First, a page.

por ABC News
January 12, 2006
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The Third Wave
- CommonLit Staff
The Third Wave was an experimental social movement created by high school history teacher Ron Jones in 1967 to explain how the German populace could accept the actions of the Nazi regime during the Second World War. While he taught his students about Nazi Germany during his "Contemporary World History" class, Jones found it difficult to explain how the German people could accept the actions of the Nazis, and decided to create a social movement as a demonstration of the appeal of fascism. As the movement grew outside his class and began to number in the hundreds, Jones began to feel that the movement had spiraled out of control.Pair “The Third Wave” with “Why do people follow the crowd?” and ask students to compare the conclusions of each social experiment.
- CommonLit Staff
Violent acts and delinquent behavior have long been associated with soccer games. The need to feel accepted by a group and to gain power are the main reasons people partake in what is known as football hooliganism.Pair “Why Do People Follow the Crowd” with “Football Hooliganism” and ask students to come up with their own theories about why people tend to act the way other people around them are acting.
Many Younger Facebook Users 'Unfriend' The Network
- Patti Neighmond
In this article published by NPR, Patti Neighmod of “All Things Considered” interviews a number of individuals who deactivated their Facebook accounts. This article explores the different reasons that people choose to deactivate from Facebook, such as being overwhelmed with too much information and rise of other social media networks including Instagram and Twitter.Pair “Many Younger Facebook Friends ‘Unfriend’ the Network” with “Why Do People Follow the Crowd?” to spark a discussion about costs of following the crowd and the implications of going with the flow on the Internet.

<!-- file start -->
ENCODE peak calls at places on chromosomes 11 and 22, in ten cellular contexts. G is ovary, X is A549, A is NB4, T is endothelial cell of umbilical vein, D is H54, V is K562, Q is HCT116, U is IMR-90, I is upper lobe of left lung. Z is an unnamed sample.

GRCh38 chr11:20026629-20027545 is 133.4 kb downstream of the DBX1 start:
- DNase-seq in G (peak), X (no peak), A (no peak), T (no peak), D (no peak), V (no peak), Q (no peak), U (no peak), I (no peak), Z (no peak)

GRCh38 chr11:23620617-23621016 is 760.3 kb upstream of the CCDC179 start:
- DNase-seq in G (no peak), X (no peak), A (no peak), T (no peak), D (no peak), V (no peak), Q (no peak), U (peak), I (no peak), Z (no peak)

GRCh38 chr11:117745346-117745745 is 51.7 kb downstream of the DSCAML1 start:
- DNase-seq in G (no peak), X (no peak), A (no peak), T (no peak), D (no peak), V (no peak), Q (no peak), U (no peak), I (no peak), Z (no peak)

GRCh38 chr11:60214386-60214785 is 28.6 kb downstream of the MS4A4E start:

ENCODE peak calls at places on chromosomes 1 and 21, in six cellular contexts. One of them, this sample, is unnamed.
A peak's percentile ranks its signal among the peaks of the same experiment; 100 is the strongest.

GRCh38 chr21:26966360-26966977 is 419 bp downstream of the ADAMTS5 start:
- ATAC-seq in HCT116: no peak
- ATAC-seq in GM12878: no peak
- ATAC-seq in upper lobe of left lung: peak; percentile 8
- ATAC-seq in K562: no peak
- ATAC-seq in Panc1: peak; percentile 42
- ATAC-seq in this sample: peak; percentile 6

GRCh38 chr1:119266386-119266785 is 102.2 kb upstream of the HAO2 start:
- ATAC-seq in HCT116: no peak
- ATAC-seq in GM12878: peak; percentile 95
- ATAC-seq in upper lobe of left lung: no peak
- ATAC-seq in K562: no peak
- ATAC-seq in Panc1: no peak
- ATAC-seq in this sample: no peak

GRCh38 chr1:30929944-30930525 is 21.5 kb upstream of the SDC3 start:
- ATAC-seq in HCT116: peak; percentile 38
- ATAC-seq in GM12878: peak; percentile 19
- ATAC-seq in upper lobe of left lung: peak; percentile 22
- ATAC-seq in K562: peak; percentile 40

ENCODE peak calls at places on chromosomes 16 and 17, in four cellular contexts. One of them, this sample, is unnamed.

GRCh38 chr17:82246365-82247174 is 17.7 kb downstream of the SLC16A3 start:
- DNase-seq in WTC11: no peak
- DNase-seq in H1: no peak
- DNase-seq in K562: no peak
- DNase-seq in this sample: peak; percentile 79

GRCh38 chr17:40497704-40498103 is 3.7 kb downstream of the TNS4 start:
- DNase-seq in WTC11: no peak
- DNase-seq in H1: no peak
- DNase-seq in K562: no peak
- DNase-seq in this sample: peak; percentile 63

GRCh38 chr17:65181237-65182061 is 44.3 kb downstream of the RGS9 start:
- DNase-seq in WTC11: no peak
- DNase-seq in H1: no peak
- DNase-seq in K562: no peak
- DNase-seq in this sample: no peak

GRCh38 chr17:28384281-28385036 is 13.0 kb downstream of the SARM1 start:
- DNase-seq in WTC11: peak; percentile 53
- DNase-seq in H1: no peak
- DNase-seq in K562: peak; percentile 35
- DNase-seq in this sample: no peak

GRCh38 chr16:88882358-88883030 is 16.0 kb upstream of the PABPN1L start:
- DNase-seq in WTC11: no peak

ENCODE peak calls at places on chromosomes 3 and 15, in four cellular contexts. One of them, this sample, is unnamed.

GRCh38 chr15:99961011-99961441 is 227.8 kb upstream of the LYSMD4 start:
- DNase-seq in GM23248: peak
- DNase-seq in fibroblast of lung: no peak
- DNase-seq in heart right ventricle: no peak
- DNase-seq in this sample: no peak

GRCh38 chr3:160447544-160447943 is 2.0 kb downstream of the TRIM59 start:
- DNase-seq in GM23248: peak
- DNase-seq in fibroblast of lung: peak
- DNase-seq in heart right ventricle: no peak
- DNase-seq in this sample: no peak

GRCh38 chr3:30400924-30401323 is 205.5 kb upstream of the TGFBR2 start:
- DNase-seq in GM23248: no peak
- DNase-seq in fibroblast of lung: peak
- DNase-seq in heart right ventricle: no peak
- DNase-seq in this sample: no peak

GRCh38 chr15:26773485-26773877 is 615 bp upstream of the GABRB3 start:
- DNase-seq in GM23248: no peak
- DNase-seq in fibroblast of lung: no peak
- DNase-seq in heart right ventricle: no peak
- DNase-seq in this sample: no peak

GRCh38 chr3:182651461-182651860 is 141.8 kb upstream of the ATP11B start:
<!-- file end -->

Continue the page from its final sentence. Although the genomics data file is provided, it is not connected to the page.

When Good People Do Bad Things
- Ann Trafton
Rebecca Saxe, an associate professor of cognitive neuroscience at MIT, conducted an experiment to study the way people behave in groups. This article explores the study's findings, and what they can teach us about the science behind mob brutality.Pair "When Good People Do Bad Things" with "Why Do People Follow the Crowd" and ask students about social courage. Does it take courage to deviate even when everyone is doing the same thing? Are there times when conformity is a good thing?
Students’ Work Ethic Affected by Peer Groups, Desire to Be Popular
- Shankar Vedantam
The text, transcribed from an original NPR interview segment, reports on the social pressure students feel to be popular in school as well as new research suggesting that among teens, peer pressure and popularity can have significant effects on education.Pair “Why Do People Follow the Crowd” with “Students’ Work Ethic Affected by Peer Groups, Desire to Be Popular” and ask students to pay particular attention to the first section.
The Golden Calf
In "The Golden Calf," this religious excerpt documents how, in Moses’ absence, the Israelites began to worship a golden idol instead of their God.Pair “Why Do People Follow the Crowd” with “The Golden Calf” and ask students to discuss the dangers of conformity as opposed to the dangers of not adjusting one’s practices and beliefs.
- Linda Pastan
In this Linda Pastan poem, the speaker reflects on the faith placed in science in the modern world.Pair “Faith” with “Why Do People Follow the Crowd?” and ask students to compare and contrast how the two texts explain why people believe what they do. Does the speaker of “Faith” seem to have beliefs that could lead to the “dangerous consequences” mentioned in “Why Do People Follow the Crowd”? Why or why not?
Was Einstein a Space Alien?
- NASA Science News
The informational text “Was Einstein a Space Alien?” discusses Albert Einstein’s numerous and impressive discoveries, specifically his discovery regarding the composition of light.Pair “Why Do People Follow the Crowd?” with “Was Einstein a Space Alien?” and ask students to discuss what the results would have been if Albert Einstein had conformed to the theories and beliefs of those around him. Ask students to discuss why it can be difficult to challenge authority figures or popular opinions.